Greg Mayhew, the iconic Menemsha fisherman who piloted the Unicorn and Quitsa Strider draggers during the heyday of offshore commercial fishing on Georges Bank, died April 11 at his home in West Tisbury. He was 72 and had battled chronic illness for a number of years.

A native Islander, Greg descended from generations of fishermen and had worked the waters off the Vineyard all his life.

“I’ve probably harpooned more swordfish than anyone in North America,” he told the Gazette in a 2015 interview. At the time he had just sold the Unicorn’s groundfishing permit to The Nature Conservancy and the Martha’s Vineyard Fisherman’s Preservation Trust, marking the end of an era for groundfishing on the Vineyard.

At one time Menemsha was home to more than 25 commercial draggers and some 10 swordfishing boats. Today only a handful remain.

But when fishing was in its glory days in the 1970s and 1980s, Mr. Mayhew was at the forefront, hauling thousands of pounds of groundfish and sea scallops, and in summer on the hunt for swordfish with his brother Jonathan Mayhew and later their brother in law Dominic Penicaud. Greg’s skills as a swordfish striker were renowned, and he was said to be the best striker on the East Coast.

He was born on Sept. 19, 1945 at the Martha’s Vineyard Hospital to Benjamin and Eileen Mayhew, the third of five children. He grew up in the family homestead on Nashaquitsa Pond in Chilmark, was educated in the Chilmark and Tisbury schools, and was a member of the first graduating class to complete four years at the regional high school. He attended college for two years at the University of Massachusetts at Amherst and then was drafted into the Army where he enrolled in officer candidate school and served a tour in Vietnam as a first lieutenant.

He returned home in 1969. Within a few months his father, who was serving as state representative for Martha’s Vineyard and Nantucket, died. Greg completed his father’s term, was reelected and served from 1969 to 1972. At 24, he was the youngest Massachusetts legislator at the time.

But his calling was the sea, not politics, and he returned to the Vineyard to run a commercial fishing business with Jonathan and their brother Skip. They fished on the dragger Eileen and Ben. In 1976 Jonathan and Greg bought the Quitsa Strider. Soon after came the Unicorn, named for the Mayhew family crest. For the decades that followed, the twin draggers would become a symbol of the Menemsha fishing fleet. Jonathan was also a pilot and would often fly a spotter plane when they were swordfishing in the summer. The rest of the year they would go out for sea scallops, yellowtail and other groundfish, hauling them by the ton.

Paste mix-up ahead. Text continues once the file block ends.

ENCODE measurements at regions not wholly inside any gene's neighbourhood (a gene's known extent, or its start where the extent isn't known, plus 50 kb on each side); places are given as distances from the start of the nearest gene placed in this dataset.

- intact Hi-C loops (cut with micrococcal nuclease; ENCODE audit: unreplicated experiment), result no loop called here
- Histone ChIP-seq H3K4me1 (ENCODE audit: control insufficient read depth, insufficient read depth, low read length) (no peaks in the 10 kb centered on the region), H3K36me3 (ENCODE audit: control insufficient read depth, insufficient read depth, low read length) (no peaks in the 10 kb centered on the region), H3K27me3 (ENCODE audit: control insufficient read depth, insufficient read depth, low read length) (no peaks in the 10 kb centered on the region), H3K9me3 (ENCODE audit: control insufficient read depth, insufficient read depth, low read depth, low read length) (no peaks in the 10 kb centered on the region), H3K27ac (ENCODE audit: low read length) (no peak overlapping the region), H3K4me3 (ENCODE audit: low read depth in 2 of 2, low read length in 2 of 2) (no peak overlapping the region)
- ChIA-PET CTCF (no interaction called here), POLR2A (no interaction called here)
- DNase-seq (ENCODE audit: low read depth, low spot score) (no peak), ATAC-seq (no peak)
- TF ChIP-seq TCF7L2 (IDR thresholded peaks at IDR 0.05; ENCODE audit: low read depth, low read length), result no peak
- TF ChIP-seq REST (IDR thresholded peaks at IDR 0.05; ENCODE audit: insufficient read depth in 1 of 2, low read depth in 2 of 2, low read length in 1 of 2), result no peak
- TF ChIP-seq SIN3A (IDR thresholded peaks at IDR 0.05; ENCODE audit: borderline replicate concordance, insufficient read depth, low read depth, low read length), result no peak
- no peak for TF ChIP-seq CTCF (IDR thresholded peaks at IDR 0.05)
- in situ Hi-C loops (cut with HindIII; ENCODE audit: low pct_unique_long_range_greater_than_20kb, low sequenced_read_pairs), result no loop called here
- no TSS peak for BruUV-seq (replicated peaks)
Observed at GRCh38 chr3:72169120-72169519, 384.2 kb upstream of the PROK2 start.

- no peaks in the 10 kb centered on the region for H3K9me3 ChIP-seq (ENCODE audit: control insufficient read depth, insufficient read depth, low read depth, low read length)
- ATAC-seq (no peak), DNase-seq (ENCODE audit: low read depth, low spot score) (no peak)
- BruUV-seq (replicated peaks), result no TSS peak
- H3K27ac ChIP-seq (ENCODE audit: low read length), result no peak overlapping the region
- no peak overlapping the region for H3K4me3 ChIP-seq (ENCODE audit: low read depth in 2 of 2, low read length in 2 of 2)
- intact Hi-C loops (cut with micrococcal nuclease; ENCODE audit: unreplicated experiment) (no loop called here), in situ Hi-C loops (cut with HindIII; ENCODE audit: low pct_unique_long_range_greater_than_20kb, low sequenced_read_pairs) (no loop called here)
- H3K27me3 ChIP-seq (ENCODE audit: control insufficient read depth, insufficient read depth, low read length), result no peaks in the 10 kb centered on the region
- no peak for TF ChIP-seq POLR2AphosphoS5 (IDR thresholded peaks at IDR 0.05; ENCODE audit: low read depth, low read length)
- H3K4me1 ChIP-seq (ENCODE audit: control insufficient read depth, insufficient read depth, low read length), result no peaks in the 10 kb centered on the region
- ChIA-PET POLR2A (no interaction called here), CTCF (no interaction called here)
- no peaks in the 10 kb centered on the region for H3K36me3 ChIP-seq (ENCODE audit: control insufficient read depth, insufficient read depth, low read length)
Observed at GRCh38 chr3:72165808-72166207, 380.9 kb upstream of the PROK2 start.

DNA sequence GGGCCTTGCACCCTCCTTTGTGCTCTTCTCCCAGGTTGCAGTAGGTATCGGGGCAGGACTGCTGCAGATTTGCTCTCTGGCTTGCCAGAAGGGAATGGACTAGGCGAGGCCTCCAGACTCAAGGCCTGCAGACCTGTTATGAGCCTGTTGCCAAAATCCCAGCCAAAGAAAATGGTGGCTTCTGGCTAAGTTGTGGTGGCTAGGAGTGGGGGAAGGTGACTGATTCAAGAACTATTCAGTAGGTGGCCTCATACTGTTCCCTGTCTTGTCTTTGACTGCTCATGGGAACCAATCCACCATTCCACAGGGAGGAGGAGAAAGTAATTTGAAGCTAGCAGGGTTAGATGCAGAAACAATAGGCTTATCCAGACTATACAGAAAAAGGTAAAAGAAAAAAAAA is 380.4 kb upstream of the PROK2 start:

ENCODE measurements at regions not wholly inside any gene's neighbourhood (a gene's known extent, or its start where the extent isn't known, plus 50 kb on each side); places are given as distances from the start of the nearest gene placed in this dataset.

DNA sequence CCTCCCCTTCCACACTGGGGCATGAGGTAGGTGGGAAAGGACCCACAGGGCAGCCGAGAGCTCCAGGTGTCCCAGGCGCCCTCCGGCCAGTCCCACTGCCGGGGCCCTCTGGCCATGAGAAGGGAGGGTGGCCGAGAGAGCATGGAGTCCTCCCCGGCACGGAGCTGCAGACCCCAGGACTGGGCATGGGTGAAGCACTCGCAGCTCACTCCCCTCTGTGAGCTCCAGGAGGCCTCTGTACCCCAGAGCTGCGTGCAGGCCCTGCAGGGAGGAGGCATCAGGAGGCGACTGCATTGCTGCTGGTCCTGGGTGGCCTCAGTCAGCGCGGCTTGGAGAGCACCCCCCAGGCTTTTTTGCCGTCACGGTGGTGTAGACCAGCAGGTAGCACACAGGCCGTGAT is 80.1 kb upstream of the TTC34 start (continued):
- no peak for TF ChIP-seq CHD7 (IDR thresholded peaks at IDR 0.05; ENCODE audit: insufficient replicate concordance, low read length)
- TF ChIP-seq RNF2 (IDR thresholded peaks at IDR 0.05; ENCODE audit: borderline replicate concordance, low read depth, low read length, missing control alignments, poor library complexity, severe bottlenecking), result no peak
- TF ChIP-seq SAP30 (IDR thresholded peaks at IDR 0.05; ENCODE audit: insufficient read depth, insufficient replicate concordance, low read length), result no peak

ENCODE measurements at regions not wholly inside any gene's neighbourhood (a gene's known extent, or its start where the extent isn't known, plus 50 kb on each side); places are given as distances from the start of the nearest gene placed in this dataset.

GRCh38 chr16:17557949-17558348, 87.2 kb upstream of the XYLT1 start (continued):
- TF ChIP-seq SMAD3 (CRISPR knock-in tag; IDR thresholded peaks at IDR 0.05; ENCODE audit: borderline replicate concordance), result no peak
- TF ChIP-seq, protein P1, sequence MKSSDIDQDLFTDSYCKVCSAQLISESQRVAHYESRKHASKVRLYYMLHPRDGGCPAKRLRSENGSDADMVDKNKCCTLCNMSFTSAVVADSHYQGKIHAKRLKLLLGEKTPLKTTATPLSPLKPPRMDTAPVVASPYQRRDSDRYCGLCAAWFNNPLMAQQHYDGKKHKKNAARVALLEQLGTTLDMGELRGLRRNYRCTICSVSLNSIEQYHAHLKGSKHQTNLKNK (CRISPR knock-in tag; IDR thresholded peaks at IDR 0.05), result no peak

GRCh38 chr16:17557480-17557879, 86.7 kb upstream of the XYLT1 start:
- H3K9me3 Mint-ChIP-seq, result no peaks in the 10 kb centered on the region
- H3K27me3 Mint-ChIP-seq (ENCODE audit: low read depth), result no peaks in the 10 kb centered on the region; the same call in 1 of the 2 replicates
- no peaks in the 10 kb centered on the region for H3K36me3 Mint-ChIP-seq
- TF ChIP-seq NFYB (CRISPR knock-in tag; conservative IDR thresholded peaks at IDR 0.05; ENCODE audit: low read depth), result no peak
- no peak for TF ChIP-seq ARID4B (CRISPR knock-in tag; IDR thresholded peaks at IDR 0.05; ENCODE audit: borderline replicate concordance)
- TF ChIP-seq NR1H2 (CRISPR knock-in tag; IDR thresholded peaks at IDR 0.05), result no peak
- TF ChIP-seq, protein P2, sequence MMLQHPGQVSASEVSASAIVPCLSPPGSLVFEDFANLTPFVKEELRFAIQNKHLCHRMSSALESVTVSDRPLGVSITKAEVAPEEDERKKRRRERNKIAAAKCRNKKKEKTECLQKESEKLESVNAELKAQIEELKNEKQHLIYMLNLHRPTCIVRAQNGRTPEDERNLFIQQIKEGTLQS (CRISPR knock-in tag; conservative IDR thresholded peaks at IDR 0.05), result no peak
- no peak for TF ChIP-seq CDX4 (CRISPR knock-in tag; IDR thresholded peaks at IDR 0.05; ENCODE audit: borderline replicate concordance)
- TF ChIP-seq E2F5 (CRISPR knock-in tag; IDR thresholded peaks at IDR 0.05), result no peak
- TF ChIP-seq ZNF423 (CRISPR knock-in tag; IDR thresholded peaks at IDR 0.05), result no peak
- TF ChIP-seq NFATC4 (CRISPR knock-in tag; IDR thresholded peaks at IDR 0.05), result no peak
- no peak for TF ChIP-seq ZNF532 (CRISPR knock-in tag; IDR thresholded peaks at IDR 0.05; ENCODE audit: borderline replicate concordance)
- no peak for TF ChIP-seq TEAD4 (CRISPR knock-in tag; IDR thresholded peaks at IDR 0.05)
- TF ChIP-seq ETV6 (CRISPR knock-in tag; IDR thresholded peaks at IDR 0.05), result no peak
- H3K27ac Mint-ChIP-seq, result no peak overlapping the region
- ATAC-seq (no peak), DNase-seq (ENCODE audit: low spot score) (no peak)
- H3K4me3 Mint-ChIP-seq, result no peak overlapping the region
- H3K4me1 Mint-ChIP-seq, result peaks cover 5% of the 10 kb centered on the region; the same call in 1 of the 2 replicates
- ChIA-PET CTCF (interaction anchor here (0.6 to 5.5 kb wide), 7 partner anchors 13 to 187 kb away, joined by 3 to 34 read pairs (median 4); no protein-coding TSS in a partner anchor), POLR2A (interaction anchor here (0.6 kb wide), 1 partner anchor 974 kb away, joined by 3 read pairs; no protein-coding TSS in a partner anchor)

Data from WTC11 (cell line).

In the 1990s the downturn began in commercial fishing amid increasingly draconian government regulations with a complicated quota system that mostly favored the large factory ships.

“It was a lot of fun fishing for swordfish,” Mr. Mayhew recalled in the Gazette interview. “There were a couple of times when I had 30 or 40 swordfish out . . . sometimes it would take all night to try to find them.”

The Unicorn and Quitsa Strider are both gone now. For many Islanders their departure meant the quiet passing of an era in fishing on the Vineyard.

Mr. Mayhew’s love of the sea was surpassed only by his love of family. He met his wife Lois in 1973, a summer girl from Pennsylvania whose parents, the Rev. Richard and Ruth Bell, owned a cottage on Trinity Park in Oak Bluffs. They married in 1975 and raised five children in Chilmark in a house they built just down the road from Greg’s family home.

In his son Jeremy’s documentary film Striker’s Passing, Greg spoke about his priorities. “You have to make a conscious decision about whether or not you want to be the top dog,” he said in part. “I’d rather be . . . at home, with the family.”

He is survived by his wife of 43 years, his five children and eight grandchildren, among others. A celebration of his life will be held in the Trinity United Methodist Church at 11 a.m. Saturday, April 21.

A complete obituary appears on the Gazette obituary page online.